Really, how much technique can there be to running? The clues are there: top marathon runners do a whole marathon faster than I can run downhill for a mile. Top ultramarathoners run further in a race than I do in a week and their bodies cope with it.
Running leaves many bodies in its wake… People who get so injured that they turn to other sports. People who flip-flop between running hard and having injury lay-offs. I’ve been trying to avoid becoming one of those bodies that gets sucked into the wave of running, only to be left bobbing up and down – knees crepitating in the swell; turgid tendons swollen and useless. I’ve been trying to figure out how to ride that running wave unharmed.
It’s been a struggle and a puzzle and a learning experience.
At first there was the outright effort. Burning lungs and whole-body aches. No frewheeling, no easy miles. A great rush of exercise endorphins afterwards, but little to enjoy during the run.
And then came Anuk, my Husky x German Shepherd running buddy. Suddenly, his joy for running became my joy for running. He is a rescue dog and had obviously not run much in his previous life. My concern for his joints made me more conservative in building up the mileage than I had ever been when it was just my own wellbeing in the balance. As we ran, the immediate suffering of running passed.
I could enjoy a run, we could roam around the Coast Path and the moor. But pain was lurking. Shin splints were something I had encountered before, and never got past. So, I turned to the internet. Joe Uhan on iRunFar had an excellent article on basic running form that started to sort me out with two basic concepts:
- Lean forward
- Flex and extend the extremities
By leaning forward and shortening my strides, I was putting less strain on my legs and the shin splints went away. By keeping a lid on the distance I was allowing my joints and bones time to develop. By coincidence, I had been watching a documentary on BBC4 that showed how you could identify longbowmen from their bones because one arm would have denser, bigger bones to accommodate the muscle and bear the load of firing a great big longbow. I had moved from non-weight-bearing exercise on a bike, to the weight-bearing exercise of running. In a minor way, I could expect some adaptations in my own bones: as long as I gave them time.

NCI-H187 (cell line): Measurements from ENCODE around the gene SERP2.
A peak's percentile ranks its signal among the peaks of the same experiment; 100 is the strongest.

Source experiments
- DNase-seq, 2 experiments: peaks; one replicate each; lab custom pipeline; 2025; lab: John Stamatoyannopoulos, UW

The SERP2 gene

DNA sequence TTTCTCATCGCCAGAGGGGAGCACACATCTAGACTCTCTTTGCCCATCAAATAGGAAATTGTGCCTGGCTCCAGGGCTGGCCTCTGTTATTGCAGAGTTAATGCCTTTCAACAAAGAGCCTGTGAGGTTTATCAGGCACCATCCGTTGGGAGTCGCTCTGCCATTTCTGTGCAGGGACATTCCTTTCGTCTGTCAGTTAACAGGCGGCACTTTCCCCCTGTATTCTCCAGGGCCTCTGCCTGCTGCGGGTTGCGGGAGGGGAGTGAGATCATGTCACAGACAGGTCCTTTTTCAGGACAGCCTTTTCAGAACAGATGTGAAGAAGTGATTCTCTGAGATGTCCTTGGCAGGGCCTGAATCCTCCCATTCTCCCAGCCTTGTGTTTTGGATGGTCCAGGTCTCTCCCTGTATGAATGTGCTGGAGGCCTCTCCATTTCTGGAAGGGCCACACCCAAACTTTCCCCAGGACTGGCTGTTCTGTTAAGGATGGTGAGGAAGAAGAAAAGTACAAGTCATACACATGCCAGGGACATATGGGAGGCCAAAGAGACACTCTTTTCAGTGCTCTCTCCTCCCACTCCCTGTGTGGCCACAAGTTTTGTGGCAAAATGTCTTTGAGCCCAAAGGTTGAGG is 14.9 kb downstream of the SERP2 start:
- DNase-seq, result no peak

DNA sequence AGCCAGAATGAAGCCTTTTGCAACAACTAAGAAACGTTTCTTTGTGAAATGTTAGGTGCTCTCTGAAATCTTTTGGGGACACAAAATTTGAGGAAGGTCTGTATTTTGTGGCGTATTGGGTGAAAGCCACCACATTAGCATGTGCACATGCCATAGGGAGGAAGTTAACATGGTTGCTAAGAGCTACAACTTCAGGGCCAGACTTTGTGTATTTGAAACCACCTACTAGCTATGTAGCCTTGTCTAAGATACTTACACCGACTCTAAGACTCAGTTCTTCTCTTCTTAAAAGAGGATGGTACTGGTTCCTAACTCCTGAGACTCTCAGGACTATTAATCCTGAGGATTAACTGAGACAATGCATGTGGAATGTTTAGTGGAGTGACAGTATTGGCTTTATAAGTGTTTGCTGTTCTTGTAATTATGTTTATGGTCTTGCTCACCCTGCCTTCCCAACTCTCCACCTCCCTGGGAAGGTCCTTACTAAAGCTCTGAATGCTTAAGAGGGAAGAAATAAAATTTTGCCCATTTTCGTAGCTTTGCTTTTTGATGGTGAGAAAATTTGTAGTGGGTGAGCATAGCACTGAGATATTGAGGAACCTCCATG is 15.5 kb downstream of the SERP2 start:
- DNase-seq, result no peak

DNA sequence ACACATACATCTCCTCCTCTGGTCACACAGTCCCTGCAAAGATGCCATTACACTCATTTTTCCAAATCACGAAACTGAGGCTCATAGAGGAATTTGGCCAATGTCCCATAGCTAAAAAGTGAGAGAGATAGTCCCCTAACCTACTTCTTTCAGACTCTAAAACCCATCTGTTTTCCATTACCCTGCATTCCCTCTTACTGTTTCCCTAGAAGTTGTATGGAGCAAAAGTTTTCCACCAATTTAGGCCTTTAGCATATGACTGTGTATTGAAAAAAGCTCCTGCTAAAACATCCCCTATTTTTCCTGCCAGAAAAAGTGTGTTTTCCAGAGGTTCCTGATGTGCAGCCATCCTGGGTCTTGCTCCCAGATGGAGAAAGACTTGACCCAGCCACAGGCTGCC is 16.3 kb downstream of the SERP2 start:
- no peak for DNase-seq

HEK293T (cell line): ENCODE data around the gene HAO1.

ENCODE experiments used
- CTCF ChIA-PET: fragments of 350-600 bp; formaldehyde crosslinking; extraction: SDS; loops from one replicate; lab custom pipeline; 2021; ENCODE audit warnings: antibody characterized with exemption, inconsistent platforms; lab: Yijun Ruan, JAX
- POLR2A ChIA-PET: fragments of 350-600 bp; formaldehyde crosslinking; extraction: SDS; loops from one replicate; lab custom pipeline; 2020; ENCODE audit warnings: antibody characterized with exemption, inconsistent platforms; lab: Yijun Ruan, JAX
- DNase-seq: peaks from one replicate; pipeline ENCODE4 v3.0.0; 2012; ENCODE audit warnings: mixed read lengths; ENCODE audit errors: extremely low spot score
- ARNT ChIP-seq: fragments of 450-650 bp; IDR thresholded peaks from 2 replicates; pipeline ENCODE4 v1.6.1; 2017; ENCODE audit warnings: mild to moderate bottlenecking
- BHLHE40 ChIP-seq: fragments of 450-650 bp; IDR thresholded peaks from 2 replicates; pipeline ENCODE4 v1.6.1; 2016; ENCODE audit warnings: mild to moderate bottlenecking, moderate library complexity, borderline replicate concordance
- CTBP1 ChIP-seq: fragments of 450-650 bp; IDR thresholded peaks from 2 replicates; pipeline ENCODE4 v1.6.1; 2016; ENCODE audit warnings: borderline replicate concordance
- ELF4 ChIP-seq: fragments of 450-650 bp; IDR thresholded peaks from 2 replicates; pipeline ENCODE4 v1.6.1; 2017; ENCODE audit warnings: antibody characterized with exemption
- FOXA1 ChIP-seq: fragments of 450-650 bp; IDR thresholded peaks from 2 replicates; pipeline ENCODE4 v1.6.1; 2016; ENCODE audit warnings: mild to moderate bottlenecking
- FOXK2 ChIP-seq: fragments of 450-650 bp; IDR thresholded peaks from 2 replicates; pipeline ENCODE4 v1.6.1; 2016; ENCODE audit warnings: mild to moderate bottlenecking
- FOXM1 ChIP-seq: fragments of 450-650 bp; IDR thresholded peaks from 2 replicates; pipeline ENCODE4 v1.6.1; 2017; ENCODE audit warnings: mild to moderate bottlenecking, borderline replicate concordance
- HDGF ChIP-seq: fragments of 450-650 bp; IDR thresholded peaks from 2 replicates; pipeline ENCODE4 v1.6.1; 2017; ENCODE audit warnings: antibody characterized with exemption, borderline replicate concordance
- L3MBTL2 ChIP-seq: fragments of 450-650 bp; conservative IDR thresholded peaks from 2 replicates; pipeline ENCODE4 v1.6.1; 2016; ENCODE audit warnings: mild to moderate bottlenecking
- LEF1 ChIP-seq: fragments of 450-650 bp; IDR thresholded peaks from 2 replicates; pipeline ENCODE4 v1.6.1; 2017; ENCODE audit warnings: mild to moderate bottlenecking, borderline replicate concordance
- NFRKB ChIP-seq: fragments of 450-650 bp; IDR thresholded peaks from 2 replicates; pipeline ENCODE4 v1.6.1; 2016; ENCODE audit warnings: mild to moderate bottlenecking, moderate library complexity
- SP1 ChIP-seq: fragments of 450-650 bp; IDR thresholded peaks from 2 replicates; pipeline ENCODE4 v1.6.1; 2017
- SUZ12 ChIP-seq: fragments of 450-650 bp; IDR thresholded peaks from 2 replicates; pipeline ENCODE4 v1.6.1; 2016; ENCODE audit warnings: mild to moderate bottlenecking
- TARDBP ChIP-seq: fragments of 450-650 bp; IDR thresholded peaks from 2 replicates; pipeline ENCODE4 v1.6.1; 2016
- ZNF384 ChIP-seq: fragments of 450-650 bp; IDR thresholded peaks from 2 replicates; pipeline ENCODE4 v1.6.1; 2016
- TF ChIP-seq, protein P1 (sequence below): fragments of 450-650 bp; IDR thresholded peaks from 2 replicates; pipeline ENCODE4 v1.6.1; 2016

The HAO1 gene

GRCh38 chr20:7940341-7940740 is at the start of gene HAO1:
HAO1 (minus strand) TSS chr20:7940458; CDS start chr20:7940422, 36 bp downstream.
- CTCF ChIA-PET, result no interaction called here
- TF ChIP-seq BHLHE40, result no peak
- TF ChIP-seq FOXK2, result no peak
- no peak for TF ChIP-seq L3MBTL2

For a while, then, there was no pain. I had solved running.
There was the minor puzzle of toe blisters on longer runs – simply solved by tugging the ends of my socks to give some wiggle room before putting on my shoes. There was the minor irritation of my heels getting pulled out of my shoes in mud – solved by lacing them the fancy way.
Then the achilles tendon pain came in. My achilles was getting swollen, less mobile, and quite painful in the mornings. It would loosen during a run, but I didn’t seem to be on a sustainable trajectory. I looked to Joe Uhan again. Which has turned my exaggerated forefoot landings into more of a wholefoot landing. Again, coincidence threw more evidence my way with this report on Kilian Jornet’s footstrikes (if you don’t know who he is, prepare to go down a rabbit hole of insane videos. You could start here). In retrospect, it seems obvious: variation is good. And different footstrikes are suitable for different situations. So I tried to be more varied and more adaptable. I tried to further increase my cadence and decrease my stride length. The pain got better, and I could run faster down hills.
I don’t want to make a beautifully simple sport complicated, but I don’t want to blunder into doing myself harm. One thing I have learned about endurance sports is to listen to your body. Sometimes, the correct response is “Shut up legs!“. Sometimes, the correct response is to stop; figure out how to make it stop hurting; then go again, but with better technique. It makes a nice challenge that I had never even considered as part of running. Add that to the simple joys of bounding across the hills with a dog at your side, and there’s a lot of fun to be had in learning the ways of two feet.